My sister's shirt was even easier. Two bandanas laid back to back, neck hole cut, shoulder seams sewn, side seams marked, based on a pattern the correct size, then sewn up (leaving armholes open of course!), fold-over elastic around the neck and the shirt was done! 15 minutes, that was it. I may have to make her a few more shirts like this!

The evening of the 4th friends came over for hamburgers, hotdogs, and fireworks, along with my personal favorite Independence Day dessert to make, American flag fruit pizza!

It's always fun having friends over who like to take pictures. Look at these fabulous sparkler pictures my friend Erentry's parents took!

 My dad brought out the blowtorch (best way to light sparklers), those of us who wanted to grabbed sparklers, and the audience on the deck gave instructions so that these pictures could happen!

Good friends and freedom, it was a fun night! Happy belated Independence Day!

Tuesday, July 12, 2016

The Asymmetrical Curtain Skirt

As I may have mentioned a time or two, my sewing time in the month leading up to my trip tp El Salvador was consumed by sewing skirts for myself. Prior to this I had never really considered how many design possibilities skirts had. I mean I'd seen and sewn a few cute or fun skirts, but once I started looking for cool skirt ideas I was amazed! There were so many skirts I wanted to sew! In reality though, I only needed a few skirts, not dozens, so I needed to narrow down my list (and expectations of the amount of sewing time I actually had) a bit.
Like for any sewing project, Pinterest was a great source of inspiration. One of my favorite skirts I came across was a really neat asymmetrical design. As you may have noticed, I kind of love the asymmetrical look. This one had to be reproduced, preferably in green linen.

Well, finding that green linen proved to be the first challenge. Joann's didn't have the exact color I had in mind. Then I stumbled upon this set of valences at a thrift store.

A linen/cotton blend and the exact color I'd had in mind these curtains were! I loved the embroidered edge and figured that between the two of them I'd have just enough fabric for my skirt.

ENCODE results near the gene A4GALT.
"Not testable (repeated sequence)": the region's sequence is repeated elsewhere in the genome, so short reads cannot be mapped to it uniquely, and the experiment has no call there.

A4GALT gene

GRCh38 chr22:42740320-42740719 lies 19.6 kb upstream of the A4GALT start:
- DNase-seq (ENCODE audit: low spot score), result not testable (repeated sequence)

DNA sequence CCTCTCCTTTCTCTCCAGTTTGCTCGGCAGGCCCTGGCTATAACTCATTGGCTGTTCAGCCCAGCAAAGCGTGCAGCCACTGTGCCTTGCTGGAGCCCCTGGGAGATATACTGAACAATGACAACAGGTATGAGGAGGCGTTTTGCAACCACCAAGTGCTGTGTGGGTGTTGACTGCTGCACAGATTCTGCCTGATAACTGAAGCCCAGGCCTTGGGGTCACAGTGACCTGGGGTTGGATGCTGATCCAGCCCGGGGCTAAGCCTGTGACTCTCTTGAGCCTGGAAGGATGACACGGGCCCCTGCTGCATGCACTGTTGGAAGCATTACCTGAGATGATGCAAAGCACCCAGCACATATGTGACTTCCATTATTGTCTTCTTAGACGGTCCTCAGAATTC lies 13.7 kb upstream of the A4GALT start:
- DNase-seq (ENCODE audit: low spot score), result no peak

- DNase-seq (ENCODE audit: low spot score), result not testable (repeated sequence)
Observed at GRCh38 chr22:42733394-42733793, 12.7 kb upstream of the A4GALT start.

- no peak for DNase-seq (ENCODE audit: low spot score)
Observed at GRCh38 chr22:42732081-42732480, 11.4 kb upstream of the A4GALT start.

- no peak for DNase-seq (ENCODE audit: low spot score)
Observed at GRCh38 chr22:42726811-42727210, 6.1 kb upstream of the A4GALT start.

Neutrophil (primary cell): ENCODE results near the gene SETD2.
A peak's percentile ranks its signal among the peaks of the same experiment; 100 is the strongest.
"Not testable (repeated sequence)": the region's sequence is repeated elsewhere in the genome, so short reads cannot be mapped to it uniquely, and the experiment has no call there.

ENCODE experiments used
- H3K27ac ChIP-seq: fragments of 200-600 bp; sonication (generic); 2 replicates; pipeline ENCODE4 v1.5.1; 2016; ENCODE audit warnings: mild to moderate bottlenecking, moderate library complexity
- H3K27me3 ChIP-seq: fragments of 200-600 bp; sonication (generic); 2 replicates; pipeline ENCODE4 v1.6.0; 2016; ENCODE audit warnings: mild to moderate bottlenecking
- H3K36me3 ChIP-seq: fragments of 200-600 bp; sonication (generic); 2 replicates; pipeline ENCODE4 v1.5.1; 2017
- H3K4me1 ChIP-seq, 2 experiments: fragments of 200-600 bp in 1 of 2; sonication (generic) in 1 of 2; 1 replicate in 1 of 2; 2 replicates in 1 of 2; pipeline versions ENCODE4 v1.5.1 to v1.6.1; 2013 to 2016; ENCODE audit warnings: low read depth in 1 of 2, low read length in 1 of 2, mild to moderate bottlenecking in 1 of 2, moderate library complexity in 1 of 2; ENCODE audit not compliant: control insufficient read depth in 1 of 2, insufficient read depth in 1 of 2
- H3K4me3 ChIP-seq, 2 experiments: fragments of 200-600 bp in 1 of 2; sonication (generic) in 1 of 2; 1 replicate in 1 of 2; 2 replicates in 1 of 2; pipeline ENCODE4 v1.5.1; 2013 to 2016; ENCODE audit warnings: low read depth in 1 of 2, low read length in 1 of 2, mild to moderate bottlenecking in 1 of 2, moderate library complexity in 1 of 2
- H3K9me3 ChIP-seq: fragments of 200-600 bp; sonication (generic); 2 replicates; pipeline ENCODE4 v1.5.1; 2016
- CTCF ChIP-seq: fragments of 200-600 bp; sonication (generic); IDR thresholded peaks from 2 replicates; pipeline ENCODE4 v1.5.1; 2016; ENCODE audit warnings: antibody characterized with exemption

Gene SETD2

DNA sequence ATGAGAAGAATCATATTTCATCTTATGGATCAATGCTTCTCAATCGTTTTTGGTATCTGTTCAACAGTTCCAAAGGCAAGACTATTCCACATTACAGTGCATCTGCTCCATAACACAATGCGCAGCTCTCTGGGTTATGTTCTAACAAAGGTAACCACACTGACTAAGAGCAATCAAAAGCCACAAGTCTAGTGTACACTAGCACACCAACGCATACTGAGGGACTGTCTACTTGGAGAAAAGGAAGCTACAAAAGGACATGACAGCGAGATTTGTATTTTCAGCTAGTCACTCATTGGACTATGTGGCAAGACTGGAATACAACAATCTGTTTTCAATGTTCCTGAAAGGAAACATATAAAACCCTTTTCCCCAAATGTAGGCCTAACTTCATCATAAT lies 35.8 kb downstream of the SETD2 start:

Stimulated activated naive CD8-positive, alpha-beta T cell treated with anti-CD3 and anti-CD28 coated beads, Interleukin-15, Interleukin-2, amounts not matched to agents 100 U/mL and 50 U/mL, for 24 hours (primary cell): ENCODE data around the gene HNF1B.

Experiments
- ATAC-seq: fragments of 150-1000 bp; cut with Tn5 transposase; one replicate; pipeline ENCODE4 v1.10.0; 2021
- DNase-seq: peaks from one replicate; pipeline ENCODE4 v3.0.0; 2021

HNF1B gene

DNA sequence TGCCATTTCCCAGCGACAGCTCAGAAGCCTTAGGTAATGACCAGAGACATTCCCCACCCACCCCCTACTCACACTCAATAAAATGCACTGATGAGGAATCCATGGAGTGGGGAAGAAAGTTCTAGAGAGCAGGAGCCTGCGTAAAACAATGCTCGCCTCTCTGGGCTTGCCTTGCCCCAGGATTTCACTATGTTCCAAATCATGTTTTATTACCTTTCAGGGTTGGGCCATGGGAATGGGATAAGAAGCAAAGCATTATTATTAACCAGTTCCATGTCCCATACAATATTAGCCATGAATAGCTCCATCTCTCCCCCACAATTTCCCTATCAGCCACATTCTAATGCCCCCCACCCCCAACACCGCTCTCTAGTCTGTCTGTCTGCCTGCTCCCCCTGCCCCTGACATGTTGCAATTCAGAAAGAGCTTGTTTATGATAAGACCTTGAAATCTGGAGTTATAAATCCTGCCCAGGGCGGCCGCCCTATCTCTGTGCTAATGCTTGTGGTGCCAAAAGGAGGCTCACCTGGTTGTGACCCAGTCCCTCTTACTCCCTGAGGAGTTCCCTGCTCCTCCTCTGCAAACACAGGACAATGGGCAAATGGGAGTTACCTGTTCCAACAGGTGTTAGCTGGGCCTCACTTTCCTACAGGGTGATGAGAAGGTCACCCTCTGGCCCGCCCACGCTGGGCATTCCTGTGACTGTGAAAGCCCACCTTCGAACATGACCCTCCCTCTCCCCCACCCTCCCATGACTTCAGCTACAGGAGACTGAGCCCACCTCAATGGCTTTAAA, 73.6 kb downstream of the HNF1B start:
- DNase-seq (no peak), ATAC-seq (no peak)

I cut apart the curtains and sewed them back together in a rectangle. I positioned the embroidery around the bottom of the skirt and decorated the unembroidered end with ivory lace. I folded the rectangle in half and cut where the waistband would be. Then I ran out of fabric before I  got to the waistband. Thus, the waistband is cut from a slightly darker green fabric from my stash. I sewed up the one side seam, added a pocket and inserted a zipper.

Ok, confession time - I actually wear this skirt backward of how I meant to wear it. The trouble started with the zipper. It was my first time attempting to sew a lapped zipper and I accidentally made the fabric 'lap' the wrong way, back to front instead of front to back. Thus the zipper couldn't be seen from the back of the skirt, but it was completely visible from the front, and I was too lazy to fix it. Then there is the side without the side seam. I put a small pleat there to help the fabric lay right. Well, I should have just cut that side with a slight A-line, and added a pocket, rather than just folding the fabric in half. The pleat looked distinctly better from the back than the front. I decided to just wear the skirt backward, after all both sides look the same, the only difference is a slight curve to the waistband. The pleat and zipper now look good. This does make the pocket hang sort of strange though. . . hmm, maybe eventually I'll just fix the skirt, but meanwhile. . .

I actually really love wearing this skirt! It's comfortable and just kinda fun. I wore it a couple times before the trip, then on the trip, and a few times since. Of the skirts I made for the trip this one may have gotten the most wear so far, even with its issues.